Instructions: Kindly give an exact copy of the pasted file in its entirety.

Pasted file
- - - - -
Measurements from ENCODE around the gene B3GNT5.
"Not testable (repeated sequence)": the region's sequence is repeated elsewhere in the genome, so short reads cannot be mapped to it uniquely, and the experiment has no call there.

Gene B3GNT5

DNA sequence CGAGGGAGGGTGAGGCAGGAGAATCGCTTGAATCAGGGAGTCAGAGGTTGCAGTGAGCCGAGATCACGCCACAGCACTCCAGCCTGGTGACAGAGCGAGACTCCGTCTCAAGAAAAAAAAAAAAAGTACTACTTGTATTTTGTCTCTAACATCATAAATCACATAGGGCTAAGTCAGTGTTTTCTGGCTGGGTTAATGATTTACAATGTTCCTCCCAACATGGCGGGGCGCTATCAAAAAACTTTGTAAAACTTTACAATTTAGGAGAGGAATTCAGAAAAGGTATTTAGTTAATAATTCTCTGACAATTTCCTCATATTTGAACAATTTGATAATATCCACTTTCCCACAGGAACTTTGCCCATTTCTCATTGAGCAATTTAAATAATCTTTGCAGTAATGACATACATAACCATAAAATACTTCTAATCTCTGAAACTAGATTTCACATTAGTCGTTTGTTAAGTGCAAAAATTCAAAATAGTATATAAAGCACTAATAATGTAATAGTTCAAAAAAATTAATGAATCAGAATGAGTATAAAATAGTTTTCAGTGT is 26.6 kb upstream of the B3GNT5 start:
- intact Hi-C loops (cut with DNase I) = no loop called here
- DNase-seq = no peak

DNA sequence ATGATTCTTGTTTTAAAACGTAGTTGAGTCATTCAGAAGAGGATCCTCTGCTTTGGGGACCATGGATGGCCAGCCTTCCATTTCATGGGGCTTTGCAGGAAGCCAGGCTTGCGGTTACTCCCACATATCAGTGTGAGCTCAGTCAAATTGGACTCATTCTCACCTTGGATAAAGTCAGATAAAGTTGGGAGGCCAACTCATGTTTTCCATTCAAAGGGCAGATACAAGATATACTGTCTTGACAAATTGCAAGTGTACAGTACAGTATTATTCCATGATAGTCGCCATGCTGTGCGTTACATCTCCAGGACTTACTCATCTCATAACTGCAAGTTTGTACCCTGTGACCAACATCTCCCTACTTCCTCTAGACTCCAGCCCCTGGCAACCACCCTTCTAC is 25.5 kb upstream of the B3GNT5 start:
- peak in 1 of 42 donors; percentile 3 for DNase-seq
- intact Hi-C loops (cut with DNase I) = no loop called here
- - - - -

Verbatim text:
Measurements from ENCODE around the gene B3GNT5.
"Not testable (repeated sequence)": the region's sequence is repeated elsewhere in the genome, so short reads cannot be mapped to it uniquely, and the experiment has no call there.

Gene B3GNT5

DNA sequence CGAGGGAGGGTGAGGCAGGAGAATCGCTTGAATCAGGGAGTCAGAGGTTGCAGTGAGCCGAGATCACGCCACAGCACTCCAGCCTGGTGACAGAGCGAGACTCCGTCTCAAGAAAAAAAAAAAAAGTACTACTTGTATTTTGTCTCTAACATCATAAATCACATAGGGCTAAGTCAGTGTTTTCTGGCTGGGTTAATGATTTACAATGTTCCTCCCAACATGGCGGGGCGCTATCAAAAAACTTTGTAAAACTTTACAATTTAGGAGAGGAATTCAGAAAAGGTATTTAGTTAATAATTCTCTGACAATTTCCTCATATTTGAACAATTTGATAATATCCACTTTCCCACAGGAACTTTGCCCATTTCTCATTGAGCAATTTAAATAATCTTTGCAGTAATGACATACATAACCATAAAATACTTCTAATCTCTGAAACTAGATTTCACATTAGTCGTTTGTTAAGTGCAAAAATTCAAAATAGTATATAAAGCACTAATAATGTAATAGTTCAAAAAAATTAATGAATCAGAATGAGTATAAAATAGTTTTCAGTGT is 26.6 kb upstream of the B3GNT5 start:
- intact Hi-C loops (cut with DNase I) = no loop called here
- DNase-seq = no peak

DNA sequence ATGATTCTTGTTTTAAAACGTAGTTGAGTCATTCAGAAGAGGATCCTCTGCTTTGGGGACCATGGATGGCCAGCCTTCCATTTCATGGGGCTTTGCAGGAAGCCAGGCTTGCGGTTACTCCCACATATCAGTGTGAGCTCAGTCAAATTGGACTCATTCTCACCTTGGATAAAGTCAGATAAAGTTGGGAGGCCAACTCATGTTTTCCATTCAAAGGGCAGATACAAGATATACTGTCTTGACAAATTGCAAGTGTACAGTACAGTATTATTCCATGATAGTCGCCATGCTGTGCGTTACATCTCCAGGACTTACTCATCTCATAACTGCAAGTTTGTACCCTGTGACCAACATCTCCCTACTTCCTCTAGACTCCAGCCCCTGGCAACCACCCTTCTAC is 25.5 kb upstream of the B3GNT5 start:
- peak in 1 of 42 donors; percentile 3 for DNase-seq
- intact Hi-C loops (cut with DNase I) = no loop called here